I wrote recently that independent entrepreneurs should have a presence on the blogging site LiveJournal. After a recent article from Fast Company, that is either the best business advice I’ve ever given, or the absolute worst.
Over the last couple of years, LiveJournal’s growth has exploded in countries like Russia and Singapore, while the American user base has slowly tapered down to ten million unique and loyal users. Now the blogging community is seeking to reinvigorate the US user base and reclaim its spot as one of the biggest social communities on the web.
LiveJournal is well aware that its popularity in the United States is concentrated in niche, passionate communities. So they plan to take the most popular ones, give them a makeover of new widgets and comment systems, and then give the administrators insightful metrics.
Sounds pretty great, right?
Except that the new comment system is massively despised by those loyal ten million users.
And LiveJournal (or more likely, their parent company SUP) has become notorious for not listening to their users’ criticism or concerns.
Take a look at the post that “addresses” the new comment system. In what is basically a thinly-veiled “It’s here, deal with it” proclamation, over three thousand comments protest the new change. In fact, all of the LiveJournal posts mentioning the comment system overhaul have been loaded with over a thousand comments from annoyed users. LiveJournal has addressed some of the loading issues, but little else. So their insistence that all concerns have been heard doesn’t ring true.
In a social media-saturated internet, LiveJournal is going to have to implement a break out feature to attract customers. But raking in new clients just to have them grow frustrated with the lack of support and quit doesn’t seem like a productive use of time. And I’m willing to bet that they can’t attract more new sign ups than the users they’ve already lost or are in the process of losing.
Last time I checked, it was still cheaper to retain current clients than attract new ones. So if LiveJournal’s owners listen to their passionate fans – fans that have stuck around through numerous controversies and problems – LiveJournal could rebuild their brand and possibly increase the engagement of these core users:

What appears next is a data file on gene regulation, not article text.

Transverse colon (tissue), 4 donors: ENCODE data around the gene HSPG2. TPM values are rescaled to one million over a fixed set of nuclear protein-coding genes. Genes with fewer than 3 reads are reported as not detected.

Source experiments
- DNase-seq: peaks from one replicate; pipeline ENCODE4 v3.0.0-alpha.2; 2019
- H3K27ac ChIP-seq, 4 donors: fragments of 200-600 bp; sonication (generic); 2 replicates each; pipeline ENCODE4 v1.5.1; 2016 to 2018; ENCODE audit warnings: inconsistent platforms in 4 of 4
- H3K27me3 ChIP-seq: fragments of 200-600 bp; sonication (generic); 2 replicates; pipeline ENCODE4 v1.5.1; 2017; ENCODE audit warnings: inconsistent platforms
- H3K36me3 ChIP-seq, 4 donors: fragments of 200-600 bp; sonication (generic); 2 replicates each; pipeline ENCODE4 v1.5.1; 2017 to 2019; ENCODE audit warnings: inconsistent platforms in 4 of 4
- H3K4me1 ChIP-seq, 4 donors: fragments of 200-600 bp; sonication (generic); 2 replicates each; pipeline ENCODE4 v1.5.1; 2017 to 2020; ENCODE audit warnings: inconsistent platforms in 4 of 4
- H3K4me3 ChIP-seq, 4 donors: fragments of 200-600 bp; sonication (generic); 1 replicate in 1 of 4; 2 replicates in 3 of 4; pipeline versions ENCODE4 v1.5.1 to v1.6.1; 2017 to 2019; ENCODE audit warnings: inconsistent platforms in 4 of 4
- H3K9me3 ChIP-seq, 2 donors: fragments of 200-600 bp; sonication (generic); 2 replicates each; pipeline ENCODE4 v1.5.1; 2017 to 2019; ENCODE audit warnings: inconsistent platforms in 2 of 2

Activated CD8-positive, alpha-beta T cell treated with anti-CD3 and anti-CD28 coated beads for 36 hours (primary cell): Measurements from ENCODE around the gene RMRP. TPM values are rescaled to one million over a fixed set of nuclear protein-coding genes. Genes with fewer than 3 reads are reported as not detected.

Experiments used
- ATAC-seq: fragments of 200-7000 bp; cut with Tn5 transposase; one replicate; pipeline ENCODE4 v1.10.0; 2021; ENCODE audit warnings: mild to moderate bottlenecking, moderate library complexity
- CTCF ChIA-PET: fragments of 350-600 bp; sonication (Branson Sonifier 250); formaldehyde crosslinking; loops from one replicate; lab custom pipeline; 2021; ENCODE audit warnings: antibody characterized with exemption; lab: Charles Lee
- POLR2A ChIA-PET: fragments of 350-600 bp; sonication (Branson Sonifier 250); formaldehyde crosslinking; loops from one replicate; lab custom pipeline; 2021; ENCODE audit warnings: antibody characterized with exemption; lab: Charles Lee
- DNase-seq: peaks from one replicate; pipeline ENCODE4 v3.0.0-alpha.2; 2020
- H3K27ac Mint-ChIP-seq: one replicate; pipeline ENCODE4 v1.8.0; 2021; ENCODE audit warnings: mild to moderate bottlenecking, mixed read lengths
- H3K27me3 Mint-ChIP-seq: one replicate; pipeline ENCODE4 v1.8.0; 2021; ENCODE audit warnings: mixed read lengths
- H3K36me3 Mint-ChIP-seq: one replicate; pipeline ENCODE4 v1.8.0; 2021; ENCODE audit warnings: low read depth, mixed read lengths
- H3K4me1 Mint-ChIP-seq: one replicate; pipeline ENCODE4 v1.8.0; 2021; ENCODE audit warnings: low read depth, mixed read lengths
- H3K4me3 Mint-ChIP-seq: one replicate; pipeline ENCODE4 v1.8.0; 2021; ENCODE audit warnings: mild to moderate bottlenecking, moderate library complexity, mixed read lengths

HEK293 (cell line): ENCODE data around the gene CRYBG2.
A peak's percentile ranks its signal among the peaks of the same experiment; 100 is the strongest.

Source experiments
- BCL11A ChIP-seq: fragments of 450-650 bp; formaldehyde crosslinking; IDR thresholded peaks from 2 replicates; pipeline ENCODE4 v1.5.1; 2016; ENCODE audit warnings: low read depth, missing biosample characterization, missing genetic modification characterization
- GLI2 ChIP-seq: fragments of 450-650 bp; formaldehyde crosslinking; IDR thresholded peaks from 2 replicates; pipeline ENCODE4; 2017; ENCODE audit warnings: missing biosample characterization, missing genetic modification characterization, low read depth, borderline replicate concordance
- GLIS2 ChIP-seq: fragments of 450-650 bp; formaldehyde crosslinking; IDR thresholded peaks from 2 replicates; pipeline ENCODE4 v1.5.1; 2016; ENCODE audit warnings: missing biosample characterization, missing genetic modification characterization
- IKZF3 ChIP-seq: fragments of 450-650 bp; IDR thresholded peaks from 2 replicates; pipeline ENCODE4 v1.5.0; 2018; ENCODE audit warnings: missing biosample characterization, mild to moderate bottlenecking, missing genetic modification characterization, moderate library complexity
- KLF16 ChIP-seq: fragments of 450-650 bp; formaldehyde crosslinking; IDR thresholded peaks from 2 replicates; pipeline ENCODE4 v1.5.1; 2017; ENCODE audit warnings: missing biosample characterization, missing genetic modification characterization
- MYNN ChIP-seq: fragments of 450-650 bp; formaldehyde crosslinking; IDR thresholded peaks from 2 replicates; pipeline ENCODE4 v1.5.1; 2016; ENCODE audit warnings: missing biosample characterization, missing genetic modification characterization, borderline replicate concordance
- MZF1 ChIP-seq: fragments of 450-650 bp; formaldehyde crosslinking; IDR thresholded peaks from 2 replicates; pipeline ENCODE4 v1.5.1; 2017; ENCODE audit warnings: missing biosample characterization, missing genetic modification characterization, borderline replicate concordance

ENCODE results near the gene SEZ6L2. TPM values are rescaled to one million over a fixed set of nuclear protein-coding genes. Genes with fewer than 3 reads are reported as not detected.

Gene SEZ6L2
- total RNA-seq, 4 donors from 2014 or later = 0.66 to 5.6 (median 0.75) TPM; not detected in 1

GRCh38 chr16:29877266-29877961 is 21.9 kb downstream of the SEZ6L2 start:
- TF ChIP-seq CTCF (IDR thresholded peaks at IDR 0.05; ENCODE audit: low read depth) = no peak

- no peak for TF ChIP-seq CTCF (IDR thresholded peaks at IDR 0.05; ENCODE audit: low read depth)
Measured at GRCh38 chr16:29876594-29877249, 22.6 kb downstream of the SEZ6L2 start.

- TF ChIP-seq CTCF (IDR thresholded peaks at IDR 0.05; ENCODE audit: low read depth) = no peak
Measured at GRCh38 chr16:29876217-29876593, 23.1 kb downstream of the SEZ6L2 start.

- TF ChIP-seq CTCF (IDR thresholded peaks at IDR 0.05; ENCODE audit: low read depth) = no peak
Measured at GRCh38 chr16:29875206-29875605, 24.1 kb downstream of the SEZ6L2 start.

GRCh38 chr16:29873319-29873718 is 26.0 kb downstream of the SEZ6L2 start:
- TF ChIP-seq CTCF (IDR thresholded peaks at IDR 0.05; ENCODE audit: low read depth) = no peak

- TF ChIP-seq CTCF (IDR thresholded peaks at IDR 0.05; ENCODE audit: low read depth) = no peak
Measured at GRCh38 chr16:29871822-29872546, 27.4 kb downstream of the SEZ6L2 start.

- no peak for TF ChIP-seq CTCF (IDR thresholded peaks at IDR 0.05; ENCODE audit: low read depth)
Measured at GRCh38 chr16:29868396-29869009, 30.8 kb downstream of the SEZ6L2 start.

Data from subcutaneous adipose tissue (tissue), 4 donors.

Past users. Millions of users have jumped the LiveJournal ship in favor of other blogging communities. While some are lost forever, the others may consider coming back if they learn that LiveJournal customer service has been restored and concerns are being addressed. Pinpointing and fixing the issues that drove them away in the first place could be enough to bring them (and their wallets) back.
Current users. Ten million American users is nothing to scoff at. But if LiveJournal wants to keep these users engaged and promoting their brand, they need to listen to them. This isn’t Facebook, where angry threats to leave can fall on deaf ears. Facebook isn’t going anywhere any time soon; but LiveJournal hangs on the balance of reemerging as the original powerhouse or becoming obsolete.
New users. The fastest way to find new customers is to get your current ones advocating for you. So if LiveJournal can appease current users, those customers will be more likely to encourage their friends, readers, or clients to sign up for a new account. As the site grows with happy users, that will attract even more new accounts.
LiveJournal already has the stigma of “going the way of MySpace,” so they could really use some positive PR right about now. New widgets and insights are super, but they’ll never be able to convert users like good, old-fashioned word of mouth advertising.
So what’s the one thing that you can learn from LiveJournal right now?
Your brand advocates are advocates for a reason: they appreciate what you’ve done in the past. Turning them against you could be disastrous. If their requests are reasonable and doable, grant them; if they are absolutely impossible to implement, make sure that you address that. While you still might lose a handful of fans, the ones that remain will appreciate a clear explanation.
And for those that I advised to join LiveJournal, I think you should hold off and wait to see how this rebranding initiative works out. There’s nothing worse than taking the time to learn a social network just to see it disappear. And if LiveJournal manages to take off again, you can always jump on the bandwagon then.
Is it worth risking your current brand advocates in an attempt to seek new business? Would new features even attract you to LiveJournal? Any LiveJournal users upset about the recent changes?